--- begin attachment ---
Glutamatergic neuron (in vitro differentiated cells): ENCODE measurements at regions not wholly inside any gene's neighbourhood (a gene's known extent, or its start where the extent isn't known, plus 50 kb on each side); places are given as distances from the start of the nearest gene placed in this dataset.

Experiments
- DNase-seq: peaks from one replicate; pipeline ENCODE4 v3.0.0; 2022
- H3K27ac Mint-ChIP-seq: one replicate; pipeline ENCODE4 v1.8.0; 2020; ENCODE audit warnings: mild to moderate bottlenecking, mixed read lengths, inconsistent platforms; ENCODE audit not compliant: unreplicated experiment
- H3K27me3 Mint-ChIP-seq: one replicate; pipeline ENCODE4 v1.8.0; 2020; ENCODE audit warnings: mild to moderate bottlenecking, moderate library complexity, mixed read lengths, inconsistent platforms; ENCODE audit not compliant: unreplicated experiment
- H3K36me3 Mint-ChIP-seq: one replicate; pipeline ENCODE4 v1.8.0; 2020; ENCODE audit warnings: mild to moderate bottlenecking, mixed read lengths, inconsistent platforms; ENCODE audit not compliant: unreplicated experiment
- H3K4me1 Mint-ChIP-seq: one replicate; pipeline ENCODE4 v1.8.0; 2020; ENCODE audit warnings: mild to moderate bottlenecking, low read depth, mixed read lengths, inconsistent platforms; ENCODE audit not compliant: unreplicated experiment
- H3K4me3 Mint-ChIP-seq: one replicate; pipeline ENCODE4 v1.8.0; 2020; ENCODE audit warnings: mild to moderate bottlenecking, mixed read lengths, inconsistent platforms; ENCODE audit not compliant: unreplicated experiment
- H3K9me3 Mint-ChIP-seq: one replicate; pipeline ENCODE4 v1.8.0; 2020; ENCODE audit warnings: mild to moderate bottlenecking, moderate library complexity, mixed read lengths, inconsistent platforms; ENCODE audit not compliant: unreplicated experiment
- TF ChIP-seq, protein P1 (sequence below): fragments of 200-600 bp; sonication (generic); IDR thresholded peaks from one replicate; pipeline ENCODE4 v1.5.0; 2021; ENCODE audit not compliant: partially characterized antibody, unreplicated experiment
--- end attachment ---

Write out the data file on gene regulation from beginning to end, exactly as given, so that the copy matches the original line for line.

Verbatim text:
Glutamatergic neuron (in vitro differentiated cells): ENCODE measurements at regions not wholly inside any gene's neighbourhood (a gene's known extent, or its start where the extent isn't known, plus 50 kb on each side); places are given as distances from the start of the nearest gene placed in this dataset.

Experiments
- DNase-seq: peaks from one replicate; pipeline ENCODE4 v3.0.0; 2022
- H3K27ac Mint-ChIP-seq: one replicate; pipeline ENCODE4 v1.8.0; 2020; ENCODE audit warnings: mild to moderate bottlenecking, mixed read lengths, inconsistent platforms; ENCODE audit not compliant: unreplicated experiment
- H3K27me3 Mint-ChIP-seq: one replicate; pipeline ENCODE4 v1.8.0; 2020; ENCODE audit warnings: mild to moderate bottlenecking, moderate library complexity, mixed read lengths, inconsistent platforms; ENCODE audit not compliant: unreplicated experiment
- H3K36me3 Mint-ChIP-seq: one replicate; pipeline ENCODE4 v1.8.0; 2020; ENCODE audit warnings: mild to moderate bottlenecking, mixed read lengths, inconsistent platforms; ENCODE audit not compliant: unreplicated experiment
- H3K4me1 Mint-ChIP-seq: one replicate; pipeline ENCODE4 v1.8.0; 2020; ENCODE audit warnings: mild to moderate bottlenecking, low read depth, mixed read lengths, inconsistent platforms; ENCODE audit not compliant: unreplicated experiment
- H3K4me3 Mint-ChIP-seq: one replicate; pipeline ENCODE4 v1.8.0; 2020; ENCODE audit warnings: mild to moderate bottlenecking, mixed read lengths, inconsistent platforms; ENCODE audit not compliant: unreplicated experiment
- H3K9me3 Mint-ChIP-seq: one replicate; pipeline ENCODE4 v1.8.0; 2020; ENCODE audit warnings: mild to moderate bottlenecking, moderate library complexity, mixed read lengths, inconsistent platforms; ENCODE audit not compliant: unreplicated experiment
- TF ChIP-seq, protein P1 (sequence below): fragments of 200-600 bp; sonication (generic); IDR thresholded peaks from one replicate; pipeline ENCODE4 v1.5.0; 2021; ENCODE audit not compliant: partially characterized antibody, unreplicated experiment